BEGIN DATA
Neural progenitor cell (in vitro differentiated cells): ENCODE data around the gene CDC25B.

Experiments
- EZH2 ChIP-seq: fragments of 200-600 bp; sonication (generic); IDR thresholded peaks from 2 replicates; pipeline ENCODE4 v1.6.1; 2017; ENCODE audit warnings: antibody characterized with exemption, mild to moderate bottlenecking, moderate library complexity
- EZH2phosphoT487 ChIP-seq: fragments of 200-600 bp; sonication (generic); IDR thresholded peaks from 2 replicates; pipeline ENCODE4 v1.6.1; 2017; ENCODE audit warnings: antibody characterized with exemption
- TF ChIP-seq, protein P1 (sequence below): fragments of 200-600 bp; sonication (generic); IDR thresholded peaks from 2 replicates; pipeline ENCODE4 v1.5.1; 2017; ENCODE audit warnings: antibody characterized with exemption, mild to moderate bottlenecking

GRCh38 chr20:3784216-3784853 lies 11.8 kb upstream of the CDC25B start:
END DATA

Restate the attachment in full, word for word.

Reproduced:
Neural progenitor cell (in vitro differentiated cells): ENCODE data around the gene CDC25B.

Experiments
- EZH2 ChIP-seq: fragments of 200-600 bp; sonication (generic); IDR thresholded peaks from 2 replicates; pipeline ENCODE4 v1.6.1; 2017; ENCODE audit warnings: antibody characterized with exemption, mild to moderate bottlenecking, moderate library complexity
- EZH2phosphoT487 ChIP-seq: fragments of 200-600 bp; sonication (generic); IDR thresholded peaks from 2 replicates; pipeline ENCODE4 v1.6.1; 2017; ENCODE audit warnings: antibody characterized with exemption
- TF ChIP-seq, protein P1 (sequence below): fragments of 200-600 bp; sonication (generic); IDR thresholded peaks from 2 replicates; pipeline ENCODE4 v1.5.1; 2017; ENCODE audit warnings: antibody characterized with exemption, mild to moderate bottlenecking

GRCh38 chr20:3784216-3784853 lies 11.8 kb upstream of the CDC25B start: